"Hands," he says quietly, easily lifting Henry up in the air and setting him on his feet. The hard soles of his tiny sneakers thump on the foyer floor, and he looks up at Josh with wide eyes.

"Shh!" Henry puts a finger to his lips, voice at a stage whisper, but still quieter than his normal speaking tone. "We gotta make no noise."

Nodding, Josh smothers a grin and retrieves Henry's jacket, unsnapping Henry's mittens so the boy can tug them on. He quickly pulls his own sweatshirt on, then the knit cap he wears for running. For the first time since they moved to Vermont, they aren't going to have a white Christmas, but the taste of snow is in the air and it’s a few degrees above freezing outside.

Muttlee wisely chooses to stay inside when Josh opens the front door, but the excited scrabble of claws on hardwood floor echo-locate Munchkin. The Chihuahua comes zipping out of Gabriella's room and down the hallway. Josh just steps to the side as the five-pound fur ball launches himself out the door and off the porch. Munchkin has his collar for the electric fence on, so Josh lets him go.

Gabriella had insisted on taking the collar off every night when Munchkin started sleeping in her room, but one morning of a missing dog when Munchkin went exploring without his collar on and that had stopped. Josh still isn't sure who was more traumatized after the ensuing hysterics from the kids -- Gabriella or Garrison. Luckily, Josh had been at work, but he'd seen enough of the aftermath that he hadn't envied Garrison handling that crisis, as horrible as that sounded.

But this is their life now, he thinks as he ushers Henry out the door, locking it behind them and tucking the key in his pocket. It still hits him, moments of bemusement and joy and disbelief. They have two awesome kids and have to deal with all the little and big things, and it's as terrifying as it is exhilarating. The adoption was finalized almost six months ago, and they're all still settling, discovering little things about each other, but Josh likes to think they're happy.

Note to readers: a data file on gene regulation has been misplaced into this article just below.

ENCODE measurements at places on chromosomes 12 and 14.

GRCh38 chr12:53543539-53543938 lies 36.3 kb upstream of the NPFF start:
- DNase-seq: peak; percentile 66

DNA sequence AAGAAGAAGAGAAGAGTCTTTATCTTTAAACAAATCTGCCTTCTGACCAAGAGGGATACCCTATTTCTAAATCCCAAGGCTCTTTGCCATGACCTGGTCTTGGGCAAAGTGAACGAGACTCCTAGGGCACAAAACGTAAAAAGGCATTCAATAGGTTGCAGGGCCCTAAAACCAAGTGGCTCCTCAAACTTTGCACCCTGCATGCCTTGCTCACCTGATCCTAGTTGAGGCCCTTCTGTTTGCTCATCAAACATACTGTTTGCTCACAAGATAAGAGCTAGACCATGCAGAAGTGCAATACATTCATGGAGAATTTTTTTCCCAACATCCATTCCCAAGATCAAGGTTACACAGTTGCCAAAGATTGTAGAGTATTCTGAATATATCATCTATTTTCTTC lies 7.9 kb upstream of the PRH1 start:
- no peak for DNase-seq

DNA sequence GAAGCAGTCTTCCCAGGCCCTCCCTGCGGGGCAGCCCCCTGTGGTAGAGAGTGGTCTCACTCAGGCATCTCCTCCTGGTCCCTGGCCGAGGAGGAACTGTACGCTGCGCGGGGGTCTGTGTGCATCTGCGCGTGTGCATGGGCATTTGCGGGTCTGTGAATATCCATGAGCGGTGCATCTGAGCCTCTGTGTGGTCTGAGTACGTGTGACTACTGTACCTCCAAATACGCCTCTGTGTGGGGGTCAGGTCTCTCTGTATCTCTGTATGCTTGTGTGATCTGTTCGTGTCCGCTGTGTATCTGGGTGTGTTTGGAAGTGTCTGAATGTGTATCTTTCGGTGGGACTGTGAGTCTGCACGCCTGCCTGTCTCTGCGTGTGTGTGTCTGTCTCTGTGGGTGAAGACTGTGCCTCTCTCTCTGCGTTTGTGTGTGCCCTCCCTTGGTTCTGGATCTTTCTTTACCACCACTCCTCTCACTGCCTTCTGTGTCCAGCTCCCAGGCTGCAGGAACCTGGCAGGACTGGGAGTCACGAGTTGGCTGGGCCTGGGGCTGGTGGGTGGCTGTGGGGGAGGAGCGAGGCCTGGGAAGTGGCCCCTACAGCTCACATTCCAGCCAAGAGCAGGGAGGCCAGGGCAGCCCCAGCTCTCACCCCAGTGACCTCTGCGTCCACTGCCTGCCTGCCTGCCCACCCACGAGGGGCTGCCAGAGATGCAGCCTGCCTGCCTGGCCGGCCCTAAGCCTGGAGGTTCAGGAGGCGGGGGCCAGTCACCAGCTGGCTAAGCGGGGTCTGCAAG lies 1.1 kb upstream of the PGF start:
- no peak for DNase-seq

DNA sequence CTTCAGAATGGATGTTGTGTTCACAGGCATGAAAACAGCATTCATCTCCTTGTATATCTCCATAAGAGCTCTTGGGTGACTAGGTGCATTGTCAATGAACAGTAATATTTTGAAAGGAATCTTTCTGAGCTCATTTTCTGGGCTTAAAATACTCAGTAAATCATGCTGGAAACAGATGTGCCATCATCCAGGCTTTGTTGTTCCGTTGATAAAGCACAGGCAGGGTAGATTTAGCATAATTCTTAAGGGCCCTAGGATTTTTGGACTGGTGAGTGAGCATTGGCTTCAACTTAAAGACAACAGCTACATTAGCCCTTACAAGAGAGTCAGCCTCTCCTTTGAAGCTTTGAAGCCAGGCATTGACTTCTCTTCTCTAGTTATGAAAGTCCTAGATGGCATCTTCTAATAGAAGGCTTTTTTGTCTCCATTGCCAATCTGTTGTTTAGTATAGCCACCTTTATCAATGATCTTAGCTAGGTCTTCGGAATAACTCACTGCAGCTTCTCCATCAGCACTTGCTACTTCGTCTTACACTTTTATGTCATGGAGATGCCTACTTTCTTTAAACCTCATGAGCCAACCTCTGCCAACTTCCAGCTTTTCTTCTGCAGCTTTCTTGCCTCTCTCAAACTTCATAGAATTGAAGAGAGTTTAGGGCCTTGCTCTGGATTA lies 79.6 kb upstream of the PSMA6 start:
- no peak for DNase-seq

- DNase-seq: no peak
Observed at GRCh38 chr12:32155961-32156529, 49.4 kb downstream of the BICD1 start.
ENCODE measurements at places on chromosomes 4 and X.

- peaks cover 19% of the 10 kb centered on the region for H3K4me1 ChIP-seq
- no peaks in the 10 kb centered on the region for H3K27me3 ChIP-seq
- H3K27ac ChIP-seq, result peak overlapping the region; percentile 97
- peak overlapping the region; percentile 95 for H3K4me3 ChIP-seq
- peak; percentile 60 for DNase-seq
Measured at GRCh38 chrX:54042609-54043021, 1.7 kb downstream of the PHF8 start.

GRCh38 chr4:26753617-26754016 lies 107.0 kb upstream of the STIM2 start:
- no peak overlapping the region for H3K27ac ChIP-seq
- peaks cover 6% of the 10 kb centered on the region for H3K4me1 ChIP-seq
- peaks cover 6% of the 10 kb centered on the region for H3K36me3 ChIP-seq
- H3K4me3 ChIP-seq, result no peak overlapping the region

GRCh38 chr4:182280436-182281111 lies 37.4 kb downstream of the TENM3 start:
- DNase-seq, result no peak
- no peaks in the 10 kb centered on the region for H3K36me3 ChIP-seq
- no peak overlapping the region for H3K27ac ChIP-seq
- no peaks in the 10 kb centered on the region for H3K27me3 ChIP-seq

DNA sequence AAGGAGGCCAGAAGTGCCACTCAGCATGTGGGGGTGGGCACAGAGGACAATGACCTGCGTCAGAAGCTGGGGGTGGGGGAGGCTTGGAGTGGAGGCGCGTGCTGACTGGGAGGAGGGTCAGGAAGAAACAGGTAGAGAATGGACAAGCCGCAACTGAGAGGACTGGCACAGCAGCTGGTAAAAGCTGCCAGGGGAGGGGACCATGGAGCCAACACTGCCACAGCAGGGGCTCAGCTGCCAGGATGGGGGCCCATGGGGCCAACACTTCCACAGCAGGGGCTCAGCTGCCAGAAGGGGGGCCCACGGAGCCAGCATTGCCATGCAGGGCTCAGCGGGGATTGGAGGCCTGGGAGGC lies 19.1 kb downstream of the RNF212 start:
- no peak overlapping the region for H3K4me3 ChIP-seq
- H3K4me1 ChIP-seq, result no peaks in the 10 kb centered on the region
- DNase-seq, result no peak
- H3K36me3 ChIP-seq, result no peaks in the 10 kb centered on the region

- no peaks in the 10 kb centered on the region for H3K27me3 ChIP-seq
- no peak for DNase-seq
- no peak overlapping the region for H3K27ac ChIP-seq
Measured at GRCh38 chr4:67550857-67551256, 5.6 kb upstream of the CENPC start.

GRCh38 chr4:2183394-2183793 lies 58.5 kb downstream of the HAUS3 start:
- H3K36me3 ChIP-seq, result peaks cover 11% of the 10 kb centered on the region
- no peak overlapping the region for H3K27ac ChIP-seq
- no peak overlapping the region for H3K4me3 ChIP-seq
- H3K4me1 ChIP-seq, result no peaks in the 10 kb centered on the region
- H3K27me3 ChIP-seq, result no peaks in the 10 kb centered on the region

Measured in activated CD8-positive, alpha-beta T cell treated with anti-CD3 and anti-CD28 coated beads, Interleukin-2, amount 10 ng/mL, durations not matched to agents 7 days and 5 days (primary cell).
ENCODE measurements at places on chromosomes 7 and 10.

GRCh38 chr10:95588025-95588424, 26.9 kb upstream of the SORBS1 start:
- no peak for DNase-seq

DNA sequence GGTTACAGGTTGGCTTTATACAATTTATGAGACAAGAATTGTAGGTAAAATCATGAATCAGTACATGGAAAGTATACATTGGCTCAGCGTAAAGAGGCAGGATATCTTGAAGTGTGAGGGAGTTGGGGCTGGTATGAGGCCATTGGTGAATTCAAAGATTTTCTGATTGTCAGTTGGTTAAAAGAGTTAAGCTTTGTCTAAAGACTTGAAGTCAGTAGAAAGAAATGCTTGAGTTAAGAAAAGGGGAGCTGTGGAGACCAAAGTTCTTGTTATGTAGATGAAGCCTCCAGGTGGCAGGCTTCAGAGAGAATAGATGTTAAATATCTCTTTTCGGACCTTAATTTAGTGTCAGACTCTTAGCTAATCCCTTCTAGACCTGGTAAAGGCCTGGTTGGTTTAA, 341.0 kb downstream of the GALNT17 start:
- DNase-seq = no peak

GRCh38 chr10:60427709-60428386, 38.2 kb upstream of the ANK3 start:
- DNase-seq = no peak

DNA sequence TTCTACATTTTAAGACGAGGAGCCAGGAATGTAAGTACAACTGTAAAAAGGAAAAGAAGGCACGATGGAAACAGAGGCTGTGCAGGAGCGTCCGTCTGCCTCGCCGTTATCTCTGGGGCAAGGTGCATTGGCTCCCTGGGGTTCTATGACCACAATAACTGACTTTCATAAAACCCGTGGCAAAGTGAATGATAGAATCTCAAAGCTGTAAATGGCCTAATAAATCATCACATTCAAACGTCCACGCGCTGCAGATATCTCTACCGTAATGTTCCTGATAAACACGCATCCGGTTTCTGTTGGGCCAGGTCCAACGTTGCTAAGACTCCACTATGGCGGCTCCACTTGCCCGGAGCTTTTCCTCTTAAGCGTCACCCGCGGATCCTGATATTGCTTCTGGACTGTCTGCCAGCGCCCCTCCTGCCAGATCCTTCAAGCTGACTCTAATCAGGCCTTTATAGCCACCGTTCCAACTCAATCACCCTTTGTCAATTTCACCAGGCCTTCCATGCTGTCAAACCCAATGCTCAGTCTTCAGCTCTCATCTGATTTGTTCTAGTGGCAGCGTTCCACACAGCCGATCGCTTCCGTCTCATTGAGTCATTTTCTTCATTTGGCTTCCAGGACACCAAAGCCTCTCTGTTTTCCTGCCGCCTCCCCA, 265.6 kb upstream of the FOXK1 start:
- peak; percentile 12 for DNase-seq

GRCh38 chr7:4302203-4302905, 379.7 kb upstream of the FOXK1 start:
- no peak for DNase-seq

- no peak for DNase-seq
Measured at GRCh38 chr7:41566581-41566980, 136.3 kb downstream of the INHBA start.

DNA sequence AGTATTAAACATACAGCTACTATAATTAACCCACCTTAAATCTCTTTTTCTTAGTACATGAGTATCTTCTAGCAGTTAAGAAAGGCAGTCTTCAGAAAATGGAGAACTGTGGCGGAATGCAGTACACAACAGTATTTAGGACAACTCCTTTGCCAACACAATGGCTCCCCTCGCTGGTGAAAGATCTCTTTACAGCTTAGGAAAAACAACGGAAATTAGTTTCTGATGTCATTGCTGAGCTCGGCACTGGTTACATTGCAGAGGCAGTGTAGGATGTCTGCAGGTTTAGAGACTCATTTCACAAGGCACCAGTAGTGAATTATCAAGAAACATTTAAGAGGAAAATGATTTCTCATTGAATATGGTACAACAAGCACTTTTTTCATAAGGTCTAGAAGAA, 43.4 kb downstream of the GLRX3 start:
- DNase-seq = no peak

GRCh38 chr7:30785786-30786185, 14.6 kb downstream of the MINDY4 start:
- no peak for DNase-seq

Henry has friends at daycare, enough that they have two standing play dates a week, and he's started taking karate classes three days a week. He may need to see a speech pathologist to help with his enunciation, but he's a talkative, resilient kid and a real sweetheart who just wants to be loved.

When it comes to his older sister's adjustment, though, sailing is a little less than smooth...

Josh and Garrison went to all the parenting classes, and the social workers handling their case warned them that Gabriella took a while to warm up to people, if she ever did. So they knew, going into it, that they'd have an uphill battle, but… Well. There are good days and bad days, but it's been a little more difficult since she was suspended from karate class a week ago for yelling at the sensei.

When Josh thinks about how an eight-year-old can get so cynical and distrusting, he wants to meet the parents that abandoned her and Henry and do more than give them a piece of his mind.

Henry's mittened hand slips into his for balance as they go down the porch steps, and Josh focuses on the present. Normally, he'd jog to the end of their country road and back, a good five miles, but with Henry along, he'll see how long the little guy lasts.